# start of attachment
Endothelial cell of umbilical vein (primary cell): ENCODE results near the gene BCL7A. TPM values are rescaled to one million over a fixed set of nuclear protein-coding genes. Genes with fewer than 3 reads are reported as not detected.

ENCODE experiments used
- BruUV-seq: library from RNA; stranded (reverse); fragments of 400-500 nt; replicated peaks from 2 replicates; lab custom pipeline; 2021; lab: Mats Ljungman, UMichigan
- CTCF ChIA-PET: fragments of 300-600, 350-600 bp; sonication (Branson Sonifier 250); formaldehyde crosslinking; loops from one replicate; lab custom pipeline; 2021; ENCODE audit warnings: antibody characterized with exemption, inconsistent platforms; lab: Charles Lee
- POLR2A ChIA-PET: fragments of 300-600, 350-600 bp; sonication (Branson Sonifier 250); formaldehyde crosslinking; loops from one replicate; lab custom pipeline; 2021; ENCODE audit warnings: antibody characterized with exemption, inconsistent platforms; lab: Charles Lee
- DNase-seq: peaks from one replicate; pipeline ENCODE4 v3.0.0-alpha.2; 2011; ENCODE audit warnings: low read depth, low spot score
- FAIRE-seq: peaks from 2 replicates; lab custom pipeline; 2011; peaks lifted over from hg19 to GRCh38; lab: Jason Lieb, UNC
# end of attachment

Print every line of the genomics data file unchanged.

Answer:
Endothelial cell of umbilical vein (primary cell): ENCODE results near the gene BCL7A. TPM values are rescaled to one million over a fixed set of nuclear protein-coding genes. Genes with fewer than 3 reads are reported as not detected.

ENCODE experiments used
- BruUV-seq: library from RNA; stranded (reverse); fragments of 400-500 nt; replicated peaks from 2 replicates; lab custom pipeline; 2021; lab: Mats Ljungman, UMichigan
- CTCF ChIA-PET: fragments of 300-600, 350-600 bp; sonication (Branson Sonifier 250); formaldehyde crosslinking; loops from one replicate; lab custom pipeline; 2021; ENCODE audit warnings: antibody characterized with exemption, inconsistent platforms; lab: Charles Lee
- POLR2A ChIA-PET: fragments of 300-600, 350-600 bp; sonication (Branson Sonifier 250); formaldehyde crosslinking; loops from one replicate; lab custom pipeline; 2021; ENCODE audit warnings: antibody characterized with exemption, inconsistent platforms; lab: Charles Lee
- DNase-seq: peaks from one replicate; pipeline ENCODE4 v3.0.0-alpha.2; 2011; ENCODE audit warnings: low read depth, low spot score
- FAIRE-seq: peaks from 2 replicates; lab custom pipeline; 2011; peaks lifted over from hg19 to GRCh38; lab: Jason Lieb, UNC